With “I’m Your Baby Tonight” (1990), Whitney Houston returned in earnest to target the R&B market where she first gained popularity in the mid-1980s. The song was the lead single and title track of her 1990 album, a release that had a hard act to follow, 1987’s Whitney, which churned out four consecutive chart-toppers. The song was written and produced by Kenny “Babyface” Edmonds and Antonio “L.A.” Reid, two singers-cum-producers who practically defined the urban contemporary genre in the late 1980s and early-to-mid 1990s. This dynamic duo delivered radio-ready synth beats, catchy melodies, and sensual lyrics that proved a hit formula for dozens of acts, often multiple times for a single one. Clearly, when combining them with Whitney meant instant platinum, and of course another number one resulted. In the spirit of the “new jack swing” sound, two parts R&B and one part hip-hop, that Babyface and Reid pioneered, “I’m Your Baby Tonight” was full of circular instrumental flourishes like those a rapper would sample, all supporting a midtempo come-on that gets straight to the point. Like it or not, for better or for worse, Whitney was no longer the innocent “good girl” of the ‘80s, and this song marked the transition with gusto. Elise wanted to sing “The Greatest Love of All” but was thankfully steered toward this song, one with which she was less familiar but to which she was better suited. The adjustment was not perfect, and she struggles at times with the bouncy groove of this song, which couldn’t be further from her singer-songwriter piano lady image. However, she embodies the sauciness of the song effectively, as had the much younger Haley Reinhart in 2011, and carries the tune without major hiccups.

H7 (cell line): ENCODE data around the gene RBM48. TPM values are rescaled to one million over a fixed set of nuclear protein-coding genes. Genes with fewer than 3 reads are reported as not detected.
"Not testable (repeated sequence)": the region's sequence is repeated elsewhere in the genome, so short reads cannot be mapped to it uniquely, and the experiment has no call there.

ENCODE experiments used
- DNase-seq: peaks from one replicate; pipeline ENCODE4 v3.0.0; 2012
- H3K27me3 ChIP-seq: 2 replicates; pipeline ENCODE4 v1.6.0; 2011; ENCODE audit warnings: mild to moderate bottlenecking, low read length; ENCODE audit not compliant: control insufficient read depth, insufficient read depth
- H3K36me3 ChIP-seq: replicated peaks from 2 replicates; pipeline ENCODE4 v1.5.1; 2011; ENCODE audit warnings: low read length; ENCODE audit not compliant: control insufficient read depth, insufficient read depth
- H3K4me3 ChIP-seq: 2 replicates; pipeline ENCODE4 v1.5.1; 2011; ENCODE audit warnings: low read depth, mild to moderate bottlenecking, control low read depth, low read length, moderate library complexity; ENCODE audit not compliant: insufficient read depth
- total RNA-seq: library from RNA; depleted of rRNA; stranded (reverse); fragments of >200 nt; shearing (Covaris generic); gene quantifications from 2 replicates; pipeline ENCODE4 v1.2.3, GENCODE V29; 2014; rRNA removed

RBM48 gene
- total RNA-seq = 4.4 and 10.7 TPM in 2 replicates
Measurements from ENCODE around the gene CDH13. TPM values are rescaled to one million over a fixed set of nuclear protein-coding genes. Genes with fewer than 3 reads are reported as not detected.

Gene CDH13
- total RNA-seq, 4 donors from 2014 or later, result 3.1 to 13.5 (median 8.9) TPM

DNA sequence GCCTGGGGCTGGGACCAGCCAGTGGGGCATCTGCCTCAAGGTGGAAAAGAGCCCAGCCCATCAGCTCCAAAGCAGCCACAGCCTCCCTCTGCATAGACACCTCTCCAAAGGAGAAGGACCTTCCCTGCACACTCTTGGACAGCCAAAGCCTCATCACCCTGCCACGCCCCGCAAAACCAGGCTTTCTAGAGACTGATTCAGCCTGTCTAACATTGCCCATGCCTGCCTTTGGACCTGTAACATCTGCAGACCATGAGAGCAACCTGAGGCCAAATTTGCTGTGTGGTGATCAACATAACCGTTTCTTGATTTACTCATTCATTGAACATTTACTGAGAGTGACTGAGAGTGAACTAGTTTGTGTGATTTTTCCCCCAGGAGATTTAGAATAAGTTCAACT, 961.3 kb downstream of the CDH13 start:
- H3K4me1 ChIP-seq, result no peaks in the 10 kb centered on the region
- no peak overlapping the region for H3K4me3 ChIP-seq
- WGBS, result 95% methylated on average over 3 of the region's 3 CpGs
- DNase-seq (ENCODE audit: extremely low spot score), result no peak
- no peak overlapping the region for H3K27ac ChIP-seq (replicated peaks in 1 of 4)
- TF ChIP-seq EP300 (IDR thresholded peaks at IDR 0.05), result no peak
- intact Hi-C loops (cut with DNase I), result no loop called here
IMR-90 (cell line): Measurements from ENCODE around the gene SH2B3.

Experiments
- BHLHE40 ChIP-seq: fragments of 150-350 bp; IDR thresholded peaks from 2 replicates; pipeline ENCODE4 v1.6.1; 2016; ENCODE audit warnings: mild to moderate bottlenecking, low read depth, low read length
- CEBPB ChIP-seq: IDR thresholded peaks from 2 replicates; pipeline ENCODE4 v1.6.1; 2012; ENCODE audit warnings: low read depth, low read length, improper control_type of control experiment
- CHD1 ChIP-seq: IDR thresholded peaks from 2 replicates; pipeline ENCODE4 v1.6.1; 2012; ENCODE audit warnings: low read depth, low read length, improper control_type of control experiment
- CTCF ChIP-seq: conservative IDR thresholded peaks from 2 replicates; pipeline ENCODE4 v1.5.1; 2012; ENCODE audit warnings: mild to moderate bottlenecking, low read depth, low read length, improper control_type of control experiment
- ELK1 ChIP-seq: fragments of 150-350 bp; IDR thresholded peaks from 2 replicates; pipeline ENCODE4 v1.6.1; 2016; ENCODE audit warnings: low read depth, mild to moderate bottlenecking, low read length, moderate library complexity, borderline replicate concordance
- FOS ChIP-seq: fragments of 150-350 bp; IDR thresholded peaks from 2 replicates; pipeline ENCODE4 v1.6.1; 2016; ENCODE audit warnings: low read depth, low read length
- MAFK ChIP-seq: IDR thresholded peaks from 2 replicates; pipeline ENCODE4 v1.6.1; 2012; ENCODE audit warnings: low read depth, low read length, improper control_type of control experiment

Erika Van Pelt – “I Believe in You and Me” - Advanced